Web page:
• Join a group of like-minded people. This is particularly helpful for aspiring artists who want to paint, play music, write a book or indulge some other creative talent. You can brush up on your skills and make valuable contacts by becoming a part of a community theater, joining a writers circle, or finding a group of hobbyists. You may find your skills develop much more quickly with the support and guidance of collegial peers who are all helping one another achieve a dream.

• Consider working in one of the five most popular encore fields.  Most people seek second their careers in health, education, government, environment and non-profits -- all fields expected to provide abundant job opportunities in the next couple of years, according to, a non-profit that supports second careers “for the greater good.” If you need training to qualify, now is the time to get it, Hechtman says. “Invest now in the education, and you can soon have a job that feeds the heart, the mind – and the body!”


Does How You Feel about Money Affect Your Wealth?

September 4, 2013 11:21 pm

Although we live in the richest and most advanced society the world has ever known, many of us say we need more money in order to be happy, notes best-selling business book author Doug Vermeeren.

“Even some of those in the top percentile of earners often feel like they don’t have enough money,” says Vermeeren, an international speaker who consults with celebrities, business executives and professional athletes.

“The math is simple: More money does not equal more happiness. It’s our attitude toward money, not the amount that influences our happiness the most.”

Happiness researchers Elizabeth Dunn and Michael Norton, professors at the Harvard Business School, recently published research indicating that it’s not money that makes people happy, nor the things people buy with it. Rather, it’s the experiences one has that ultimately account for happiness.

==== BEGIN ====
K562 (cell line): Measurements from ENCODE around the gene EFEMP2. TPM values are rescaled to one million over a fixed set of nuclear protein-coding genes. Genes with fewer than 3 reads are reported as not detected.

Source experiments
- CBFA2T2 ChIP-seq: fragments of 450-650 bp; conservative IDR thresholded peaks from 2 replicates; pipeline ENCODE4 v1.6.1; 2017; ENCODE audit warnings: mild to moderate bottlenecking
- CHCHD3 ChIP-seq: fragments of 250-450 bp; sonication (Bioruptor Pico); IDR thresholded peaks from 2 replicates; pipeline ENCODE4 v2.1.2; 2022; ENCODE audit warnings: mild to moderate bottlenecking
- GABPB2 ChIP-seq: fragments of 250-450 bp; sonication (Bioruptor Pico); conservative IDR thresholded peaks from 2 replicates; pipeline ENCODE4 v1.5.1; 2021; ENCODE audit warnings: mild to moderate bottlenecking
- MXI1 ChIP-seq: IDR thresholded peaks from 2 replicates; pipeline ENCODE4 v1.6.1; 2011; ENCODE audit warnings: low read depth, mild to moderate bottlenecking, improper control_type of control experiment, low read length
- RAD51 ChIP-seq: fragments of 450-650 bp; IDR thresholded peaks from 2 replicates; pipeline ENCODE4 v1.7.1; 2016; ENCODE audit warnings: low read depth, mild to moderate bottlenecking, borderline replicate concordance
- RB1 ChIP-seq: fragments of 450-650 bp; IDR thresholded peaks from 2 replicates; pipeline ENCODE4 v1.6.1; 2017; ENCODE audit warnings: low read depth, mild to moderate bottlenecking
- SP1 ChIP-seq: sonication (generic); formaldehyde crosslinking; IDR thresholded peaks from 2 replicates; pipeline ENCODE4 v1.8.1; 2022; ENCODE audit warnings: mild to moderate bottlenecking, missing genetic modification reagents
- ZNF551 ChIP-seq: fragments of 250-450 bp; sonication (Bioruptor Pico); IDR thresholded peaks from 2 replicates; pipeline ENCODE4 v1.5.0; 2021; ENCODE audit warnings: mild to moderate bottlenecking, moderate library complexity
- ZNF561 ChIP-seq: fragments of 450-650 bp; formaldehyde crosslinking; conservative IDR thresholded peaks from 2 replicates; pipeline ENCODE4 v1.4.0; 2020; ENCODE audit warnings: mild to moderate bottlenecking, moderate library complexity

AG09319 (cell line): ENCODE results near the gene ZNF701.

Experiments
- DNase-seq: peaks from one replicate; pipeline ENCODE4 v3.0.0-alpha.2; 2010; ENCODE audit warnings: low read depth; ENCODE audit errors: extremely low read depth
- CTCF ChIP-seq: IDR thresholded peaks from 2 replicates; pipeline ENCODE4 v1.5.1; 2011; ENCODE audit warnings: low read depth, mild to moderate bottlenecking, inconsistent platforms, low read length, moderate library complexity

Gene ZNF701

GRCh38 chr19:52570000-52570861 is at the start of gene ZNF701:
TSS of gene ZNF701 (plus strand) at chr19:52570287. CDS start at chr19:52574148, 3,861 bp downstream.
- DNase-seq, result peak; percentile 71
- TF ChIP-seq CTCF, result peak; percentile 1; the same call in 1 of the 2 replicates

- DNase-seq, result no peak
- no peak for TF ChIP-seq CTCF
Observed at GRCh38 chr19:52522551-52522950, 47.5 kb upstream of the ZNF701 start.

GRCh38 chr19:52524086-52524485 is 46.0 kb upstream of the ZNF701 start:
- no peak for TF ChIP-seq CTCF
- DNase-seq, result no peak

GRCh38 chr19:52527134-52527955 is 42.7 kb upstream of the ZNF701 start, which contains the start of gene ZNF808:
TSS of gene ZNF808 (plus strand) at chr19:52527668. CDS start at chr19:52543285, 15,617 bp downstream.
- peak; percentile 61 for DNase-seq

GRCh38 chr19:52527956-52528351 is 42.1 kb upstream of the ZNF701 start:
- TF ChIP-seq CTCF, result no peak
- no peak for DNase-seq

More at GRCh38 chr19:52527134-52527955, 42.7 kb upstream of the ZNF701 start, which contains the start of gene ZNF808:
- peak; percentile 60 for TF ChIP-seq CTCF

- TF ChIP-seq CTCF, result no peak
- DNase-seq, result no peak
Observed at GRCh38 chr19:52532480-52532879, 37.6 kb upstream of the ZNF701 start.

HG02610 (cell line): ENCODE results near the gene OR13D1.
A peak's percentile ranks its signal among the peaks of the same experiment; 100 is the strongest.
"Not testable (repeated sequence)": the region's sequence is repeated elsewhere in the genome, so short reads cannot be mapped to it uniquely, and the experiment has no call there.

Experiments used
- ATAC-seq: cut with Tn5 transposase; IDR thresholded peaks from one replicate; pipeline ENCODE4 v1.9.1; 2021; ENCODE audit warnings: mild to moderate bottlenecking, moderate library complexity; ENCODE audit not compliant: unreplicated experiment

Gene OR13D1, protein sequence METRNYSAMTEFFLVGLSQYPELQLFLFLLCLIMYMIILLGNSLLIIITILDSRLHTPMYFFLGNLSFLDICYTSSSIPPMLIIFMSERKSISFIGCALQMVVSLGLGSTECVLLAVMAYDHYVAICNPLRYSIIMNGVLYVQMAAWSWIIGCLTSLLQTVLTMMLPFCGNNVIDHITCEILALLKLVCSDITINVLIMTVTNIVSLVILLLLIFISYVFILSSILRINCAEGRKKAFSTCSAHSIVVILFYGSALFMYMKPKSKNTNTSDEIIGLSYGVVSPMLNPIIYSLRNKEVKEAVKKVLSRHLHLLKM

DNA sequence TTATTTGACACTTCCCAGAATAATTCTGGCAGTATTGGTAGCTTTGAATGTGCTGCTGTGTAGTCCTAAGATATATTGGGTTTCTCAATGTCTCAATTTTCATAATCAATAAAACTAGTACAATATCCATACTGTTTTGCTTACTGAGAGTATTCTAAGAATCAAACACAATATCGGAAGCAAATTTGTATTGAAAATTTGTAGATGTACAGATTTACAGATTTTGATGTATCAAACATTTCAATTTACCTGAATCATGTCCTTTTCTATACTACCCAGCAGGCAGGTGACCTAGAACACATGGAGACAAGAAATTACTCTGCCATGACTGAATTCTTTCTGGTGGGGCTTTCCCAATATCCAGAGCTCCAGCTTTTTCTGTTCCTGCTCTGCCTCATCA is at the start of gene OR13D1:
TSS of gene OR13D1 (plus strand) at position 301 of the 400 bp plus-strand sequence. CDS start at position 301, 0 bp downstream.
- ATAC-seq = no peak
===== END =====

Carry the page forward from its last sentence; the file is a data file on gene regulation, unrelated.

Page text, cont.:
“How you experience your money on a day-to-day basis is what matters,” Vermeeren says. “If the software running in your brain is constantly reinforcing the message, ‘it’s not enough,’ then that is likely how you will see yourself and experience your life – as ‘not enough.’ ”

Vermeeren reviews the three fallacies of abundance as it relates to happiness:

• We are all entitled to a certain amount of wealth: The feeling that we deserve or are owed a certain amount of wealth will always make us unhappy with whatever we have. While we are entitled to certain human rights, those do not include a winning lottery ticket. In reality, we are not owed any amount of abundance and, in fact, should count ourselves lucky if we’re able to meet our basic needs; many in the world are not. More of us, however, would be happier simply appreciating what we have.

• The result of our labors is money: Money is a means to an end, not an end in itself. This can be a challenge to keep in mind since so much of our lives are spent in the pursuit of money. We work and go to school to support ourselves and our families. We see things we want, and we know we need more money for them. Study after study shows, however, that what really makes us happy is what we do and who we do it with, and not how much money we spend.

• We’ll be happiest when we finally reach our goal: We are happiest when we are progressing toward a goal. When we lose sight of our goal, veer off the path toward our goal, and even achieve our goal, we’re less happy. Rather than setting one goal and deciding you will be happy when you meet it, you’ll be most happy if you continually set goals and relish your journey toward them.

Back to School Safety for Teen Drivers

September 4, 2013 11:21 pm

September marks the end of summer, and it's back to school for families across the country. When school bells start ringing, so do early morning alarm clocks as the new school year brings brand new schedules that require an adjustment from the entire family. Whether your teenager is starting high school, contemplating where they might apply to college or learning to manage the teenage anxiety shared by so many during their sophomore or junior years, it's important to keep back-to-school safety in mind during this time.